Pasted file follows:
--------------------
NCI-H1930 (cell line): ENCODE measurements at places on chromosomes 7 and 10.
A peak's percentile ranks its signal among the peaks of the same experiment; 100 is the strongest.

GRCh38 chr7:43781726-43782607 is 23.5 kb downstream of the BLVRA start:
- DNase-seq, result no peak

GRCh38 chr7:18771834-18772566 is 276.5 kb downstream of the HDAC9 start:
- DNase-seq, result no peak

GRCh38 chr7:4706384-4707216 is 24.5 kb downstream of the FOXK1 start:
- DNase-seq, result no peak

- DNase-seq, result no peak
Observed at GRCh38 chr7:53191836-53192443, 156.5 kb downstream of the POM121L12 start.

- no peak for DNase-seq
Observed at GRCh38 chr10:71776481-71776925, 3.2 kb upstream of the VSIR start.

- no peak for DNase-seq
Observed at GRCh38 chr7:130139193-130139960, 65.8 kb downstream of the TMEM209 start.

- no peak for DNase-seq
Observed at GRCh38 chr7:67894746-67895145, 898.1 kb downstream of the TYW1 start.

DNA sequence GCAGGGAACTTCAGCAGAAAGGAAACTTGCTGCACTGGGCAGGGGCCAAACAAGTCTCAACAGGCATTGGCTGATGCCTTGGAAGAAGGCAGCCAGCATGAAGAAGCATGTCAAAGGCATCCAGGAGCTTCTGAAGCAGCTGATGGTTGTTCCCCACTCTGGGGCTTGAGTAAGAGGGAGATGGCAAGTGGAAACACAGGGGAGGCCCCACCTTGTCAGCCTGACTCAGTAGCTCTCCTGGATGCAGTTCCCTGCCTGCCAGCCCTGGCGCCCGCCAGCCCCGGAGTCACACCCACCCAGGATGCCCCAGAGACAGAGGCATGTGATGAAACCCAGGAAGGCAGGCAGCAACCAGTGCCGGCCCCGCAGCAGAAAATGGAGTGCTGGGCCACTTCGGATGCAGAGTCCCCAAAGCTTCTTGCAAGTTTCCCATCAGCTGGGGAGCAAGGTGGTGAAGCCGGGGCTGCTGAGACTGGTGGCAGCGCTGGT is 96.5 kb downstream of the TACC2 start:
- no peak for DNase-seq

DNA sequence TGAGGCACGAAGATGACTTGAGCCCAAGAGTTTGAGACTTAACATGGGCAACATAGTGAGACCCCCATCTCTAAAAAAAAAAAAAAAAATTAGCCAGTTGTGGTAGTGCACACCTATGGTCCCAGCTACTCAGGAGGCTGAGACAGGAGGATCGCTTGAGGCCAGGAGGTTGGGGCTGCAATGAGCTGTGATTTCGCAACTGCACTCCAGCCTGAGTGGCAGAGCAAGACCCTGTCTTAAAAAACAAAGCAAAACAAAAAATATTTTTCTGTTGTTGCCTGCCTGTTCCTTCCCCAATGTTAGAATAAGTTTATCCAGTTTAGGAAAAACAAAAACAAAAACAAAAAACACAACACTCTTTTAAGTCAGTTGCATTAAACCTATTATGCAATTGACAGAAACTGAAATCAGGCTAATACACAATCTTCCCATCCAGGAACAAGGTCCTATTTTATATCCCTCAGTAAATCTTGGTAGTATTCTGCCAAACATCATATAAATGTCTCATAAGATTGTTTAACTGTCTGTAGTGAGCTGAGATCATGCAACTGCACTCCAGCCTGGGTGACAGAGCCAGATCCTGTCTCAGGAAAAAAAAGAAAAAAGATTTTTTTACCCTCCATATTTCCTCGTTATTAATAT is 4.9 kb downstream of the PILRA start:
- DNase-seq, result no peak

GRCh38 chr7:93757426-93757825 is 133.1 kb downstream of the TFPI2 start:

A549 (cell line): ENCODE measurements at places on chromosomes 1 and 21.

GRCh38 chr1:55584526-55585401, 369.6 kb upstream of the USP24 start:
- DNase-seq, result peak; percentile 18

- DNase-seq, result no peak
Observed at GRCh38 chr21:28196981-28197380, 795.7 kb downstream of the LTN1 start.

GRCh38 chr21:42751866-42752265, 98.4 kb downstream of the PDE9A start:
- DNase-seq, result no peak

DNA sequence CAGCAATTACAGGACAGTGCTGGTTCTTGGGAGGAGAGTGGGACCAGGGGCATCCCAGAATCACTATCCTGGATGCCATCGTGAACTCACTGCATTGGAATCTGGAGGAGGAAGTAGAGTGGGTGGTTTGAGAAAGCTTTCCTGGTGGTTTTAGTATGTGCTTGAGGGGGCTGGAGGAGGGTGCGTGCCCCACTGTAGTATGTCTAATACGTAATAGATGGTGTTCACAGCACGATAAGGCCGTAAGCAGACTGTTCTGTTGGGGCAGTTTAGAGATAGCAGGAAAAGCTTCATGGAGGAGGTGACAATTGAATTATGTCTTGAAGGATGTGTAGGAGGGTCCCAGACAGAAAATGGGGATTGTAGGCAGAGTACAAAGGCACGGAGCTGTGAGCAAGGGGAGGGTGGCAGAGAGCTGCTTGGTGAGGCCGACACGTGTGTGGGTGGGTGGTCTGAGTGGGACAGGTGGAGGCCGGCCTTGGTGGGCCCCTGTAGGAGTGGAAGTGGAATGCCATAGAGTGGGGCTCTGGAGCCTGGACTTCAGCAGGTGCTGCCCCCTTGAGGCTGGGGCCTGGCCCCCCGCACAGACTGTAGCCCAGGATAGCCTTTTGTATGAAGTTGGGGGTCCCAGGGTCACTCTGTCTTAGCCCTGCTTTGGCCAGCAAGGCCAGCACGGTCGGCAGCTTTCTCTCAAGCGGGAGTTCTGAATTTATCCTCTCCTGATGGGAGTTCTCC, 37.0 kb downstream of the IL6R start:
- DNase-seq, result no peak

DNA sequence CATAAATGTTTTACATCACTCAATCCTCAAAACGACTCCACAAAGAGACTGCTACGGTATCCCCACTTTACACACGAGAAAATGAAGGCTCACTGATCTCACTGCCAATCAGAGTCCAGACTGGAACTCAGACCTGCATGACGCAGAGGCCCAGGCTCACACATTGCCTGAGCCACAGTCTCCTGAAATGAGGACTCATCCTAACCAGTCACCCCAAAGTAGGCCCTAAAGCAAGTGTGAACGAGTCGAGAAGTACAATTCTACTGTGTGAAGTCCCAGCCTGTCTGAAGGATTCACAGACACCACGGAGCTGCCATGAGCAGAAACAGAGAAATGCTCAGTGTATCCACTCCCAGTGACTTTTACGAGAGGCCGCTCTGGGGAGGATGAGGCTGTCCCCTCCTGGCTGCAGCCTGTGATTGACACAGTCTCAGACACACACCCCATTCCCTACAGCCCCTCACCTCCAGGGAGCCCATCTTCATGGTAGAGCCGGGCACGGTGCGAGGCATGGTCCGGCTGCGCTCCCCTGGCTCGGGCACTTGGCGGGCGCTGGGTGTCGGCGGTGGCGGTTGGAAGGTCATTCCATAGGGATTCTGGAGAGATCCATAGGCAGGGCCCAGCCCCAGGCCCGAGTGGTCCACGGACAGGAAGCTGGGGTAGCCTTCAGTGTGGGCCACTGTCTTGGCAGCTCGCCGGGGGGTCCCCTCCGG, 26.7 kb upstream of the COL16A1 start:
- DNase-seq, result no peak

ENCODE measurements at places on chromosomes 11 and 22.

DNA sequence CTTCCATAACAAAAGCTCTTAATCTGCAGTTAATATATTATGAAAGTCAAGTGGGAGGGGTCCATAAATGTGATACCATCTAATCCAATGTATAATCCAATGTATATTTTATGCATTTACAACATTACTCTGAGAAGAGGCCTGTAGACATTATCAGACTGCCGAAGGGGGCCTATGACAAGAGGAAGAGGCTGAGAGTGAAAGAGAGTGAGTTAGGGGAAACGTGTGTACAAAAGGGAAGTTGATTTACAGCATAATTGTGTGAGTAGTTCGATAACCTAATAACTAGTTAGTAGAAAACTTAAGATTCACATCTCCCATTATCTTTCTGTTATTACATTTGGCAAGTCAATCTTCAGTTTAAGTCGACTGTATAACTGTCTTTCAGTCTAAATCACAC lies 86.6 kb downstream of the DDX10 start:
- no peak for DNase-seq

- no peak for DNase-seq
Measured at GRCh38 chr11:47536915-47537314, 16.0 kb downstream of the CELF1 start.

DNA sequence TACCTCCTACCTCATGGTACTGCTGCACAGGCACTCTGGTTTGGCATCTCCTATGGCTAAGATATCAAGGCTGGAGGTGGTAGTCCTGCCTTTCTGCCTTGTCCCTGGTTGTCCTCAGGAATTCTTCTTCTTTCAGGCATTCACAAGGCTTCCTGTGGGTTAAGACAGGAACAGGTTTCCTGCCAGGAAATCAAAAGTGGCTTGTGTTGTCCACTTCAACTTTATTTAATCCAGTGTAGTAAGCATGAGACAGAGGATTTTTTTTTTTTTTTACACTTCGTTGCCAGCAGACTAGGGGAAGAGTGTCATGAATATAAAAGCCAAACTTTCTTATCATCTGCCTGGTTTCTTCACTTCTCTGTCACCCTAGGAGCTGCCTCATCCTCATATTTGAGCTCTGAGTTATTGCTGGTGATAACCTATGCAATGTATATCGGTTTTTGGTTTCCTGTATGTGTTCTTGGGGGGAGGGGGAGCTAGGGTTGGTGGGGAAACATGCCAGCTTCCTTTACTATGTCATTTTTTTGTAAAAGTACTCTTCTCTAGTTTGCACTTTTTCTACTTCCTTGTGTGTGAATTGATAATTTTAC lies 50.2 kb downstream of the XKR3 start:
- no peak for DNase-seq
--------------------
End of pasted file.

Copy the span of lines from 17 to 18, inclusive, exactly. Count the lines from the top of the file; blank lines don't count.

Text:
DNA sequence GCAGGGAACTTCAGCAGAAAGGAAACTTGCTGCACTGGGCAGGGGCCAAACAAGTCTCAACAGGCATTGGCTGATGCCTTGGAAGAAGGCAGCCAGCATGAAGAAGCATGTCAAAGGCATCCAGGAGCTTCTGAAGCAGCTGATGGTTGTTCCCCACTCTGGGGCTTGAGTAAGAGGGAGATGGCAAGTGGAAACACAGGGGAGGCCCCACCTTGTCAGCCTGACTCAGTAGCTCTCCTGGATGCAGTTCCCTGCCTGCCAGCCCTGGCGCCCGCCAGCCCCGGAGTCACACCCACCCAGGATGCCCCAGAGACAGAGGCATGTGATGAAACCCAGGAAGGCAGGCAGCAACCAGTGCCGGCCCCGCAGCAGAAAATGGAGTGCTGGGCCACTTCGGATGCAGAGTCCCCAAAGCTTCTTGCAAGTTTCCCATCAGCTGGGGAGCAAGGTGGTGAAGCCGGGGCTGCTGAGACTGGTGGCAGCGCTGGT is 96.5 kb downstream of the TACC2 start:
- no peak for DNase-seq